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Donald Trump has visited the US-Mexico border in an effort to boost his case for a proposed wall after threatening to declare a national emergency over his failure to secure funding.

The president flew south aboard Air Force One to the town of McAllen in Texas on Thursday, some 24 hours after talks with senior Democrats aimed at ending an ongoing government shutdown concluded in acrimony.

Mr Trump denied throwing a “temper tantrum” after House of Representatives speaker Nancy Pelosi and Senate minority leader Chuck Schumer again said they would not fund his wall – a dispute that has seen the government in partial shutdown for 20 days.

On Thursday afternoon the Democrat-controlled House of Representatives passed bills that would re-open agriculture and transportation agencies – though the bills are likely to be vetoed by Mr Trump.

Demonstrators carry signs during a “Rally to End the Shutdown” in Washington, U.S., January 10, 2019. REUTERS/Carlos Barria


Shutdown protesters: ‘We want to work’

As hundreds of federal workers protested in Washington demanding they be allowed to go back to work, Mr Trump went to a border patrol station as he sought to make his case for why a $5.7bn wall needed to be built.

He told workers there: “It’s tough stuff here but it could be a lot easier for you if we had the wall, so we’ll get it.

“I think we’re winning the battle in a big way.”

Donald Trump gives his side of the story of the meeting with Democrats which they say he stormed out of after a tantrum


‘I don’t throw temper tantrums’

He repeated his claim that Mexico would end up paying for its construction, albeit via a trade deal rather than a cheque for millions of dollars – something he had promised voters on the campaign trail before the 2016 election.

And after Ms Pelosi told reporters at an earlier news conference in Washington that a wall was “not the best way to protect our borders”, the president looked – unconvincingly – to history for evidence of its effectiveness.

“They say a wall is medieval – well so is a wheel, a wheel is older than a wall,” he said.

“I looked outside and every single car out there – even the really expensive ones that the secret service use, and believe me they’re expensive – they all still have wheels.

“The wheel is older than the wall, you know that? And there are some things that work. You know, a wheel works and a wall works.”

Senate Minority Leader Chuck Schumer and House Speaker Nancy Pelosi reply to the President's immigration speech for the Deomcrats


Schumer: We don’t govern by temper tantrum

Despite his assertion that he was “winning the battle” over the wall, Ms Pelosi and Mr Schumer have continued to insist that the Democrats will not agree to fund it.

But Mr Trump does not appear to be ready to compromise and reopen the government, announcing on Twitter that he was pulling out of a World Economic Forum in Davos, Switzerland, next week because of the shutdown.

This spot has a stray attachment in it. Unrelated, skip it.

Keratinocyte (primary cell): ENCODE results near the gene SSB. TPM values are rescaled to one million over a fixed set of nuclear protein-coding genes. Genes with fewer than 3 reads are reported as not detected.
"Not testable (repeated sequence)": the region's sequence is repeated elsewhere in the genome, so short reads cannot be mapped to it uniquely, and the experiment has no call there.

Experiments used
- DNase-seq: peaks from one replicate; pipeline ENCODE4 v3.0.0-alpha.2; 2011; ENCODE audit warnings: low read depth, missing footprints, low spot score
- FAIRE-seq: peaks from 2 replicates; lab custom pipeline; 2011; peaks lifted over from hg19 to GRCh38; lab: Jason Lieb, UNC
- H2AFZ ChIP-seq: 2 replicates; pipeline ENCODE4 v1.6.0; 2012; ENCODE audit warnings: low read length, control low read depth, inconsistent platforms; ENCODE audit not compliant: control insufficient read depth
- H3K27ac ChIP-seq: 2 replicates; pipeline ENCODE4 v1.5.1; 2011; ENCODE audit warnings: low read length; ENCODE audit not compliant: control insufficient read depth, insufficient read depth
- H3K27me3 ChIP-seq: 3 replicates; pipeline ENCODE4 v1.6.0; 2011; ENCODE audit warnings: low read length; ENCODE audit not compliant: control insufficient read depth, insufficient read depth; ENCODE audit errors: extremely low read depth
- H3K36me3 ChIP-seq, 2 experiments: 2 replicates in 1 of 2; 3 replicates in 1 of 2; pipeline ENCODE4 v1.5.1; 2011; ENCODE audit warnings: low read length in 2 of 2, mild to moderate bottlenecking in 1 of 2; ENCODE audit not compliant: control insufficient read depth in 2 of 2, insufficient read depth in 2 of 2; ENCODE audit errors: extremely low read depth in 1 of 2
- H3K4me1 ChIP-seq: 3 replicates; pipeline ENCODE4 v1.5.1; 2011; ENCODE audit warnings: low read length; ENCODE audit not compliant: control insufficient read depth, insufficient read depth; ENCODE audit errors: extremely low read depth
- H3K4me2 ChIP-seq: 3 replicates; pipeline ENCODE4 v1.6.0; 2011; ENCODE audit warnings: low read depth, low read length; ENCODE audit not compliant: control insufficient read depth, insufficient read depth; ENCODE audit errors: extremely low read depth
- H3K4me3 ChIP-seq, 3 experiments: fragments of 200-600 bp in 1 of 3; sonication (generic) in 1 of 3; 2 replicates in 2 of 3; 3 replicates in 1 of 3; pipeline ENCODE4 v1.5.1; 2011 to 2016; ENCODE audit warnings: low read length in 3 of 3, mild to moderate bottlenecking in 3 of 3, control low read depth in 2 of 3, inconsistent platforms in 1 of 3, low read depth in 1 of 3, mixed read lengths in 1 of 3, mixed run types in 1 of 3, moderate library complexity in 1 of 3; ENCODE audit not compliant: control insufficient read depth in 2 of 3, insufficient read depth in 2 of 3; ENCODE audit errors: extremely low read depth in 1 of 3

Just hours before, he said he would be willing to declare a national emergency.

By law, that could give him authority to use some military money for construction projects for the wall.

As he left the White House for Texas, he said: “I have the absolute right to declare a national emergency. If I have to, I will. I have no doubt about it.”

Parts of the border already have a wall, such as here dividing Tijuana and San Diego County
Parts of the border already have a wall, such as here dividing Tijuana and San Diego County

Sky’s US correspondent Greg Milam said people in McAllen were more in favour of improving security in other ways.

He explained: “This is the place that has more illegal crossings than anywhere along the US-Mexico border and there are people who live here and understand it very well.

“They say that money would be better spent on improving security and technology at the legal border crossings because that’s where they say the drugs and the human trafficking issues that Donald Trump talks about are very real.

“They’re not in the unprotected areas of the border.

“But that detail is getting lost in what is very much now about two ideologies. A president who says he wants this wall and won’t back down, and the Democrats in Washington who have said a very definite no to that.”

Donald Trump is at the border to boost the case for his wall
The president was greeted by supporters when he touched down in Texas

Mr Trump can at least look to Montana and South Dakota for some support, with Republican state senators in both suggesting that they contribute to the funding of the wall.

Senator Scott Sales said Montana should give a “small token” of $8m to help build the wall even though the state borders Canada to the north, and the idea was quickly derided by Democrat governor Steve Bullock.

The visit to the border by Mr Trump came as his former lawyer Michael Cohen announced he would testify publicly before a House committee next month.

Mr Cohen – a pivotal figure in investigations by special counsel Robert Mueller into potential collusion between Russia and the Trump election campaign – will testify before the house oversight and reform committee on 7 February.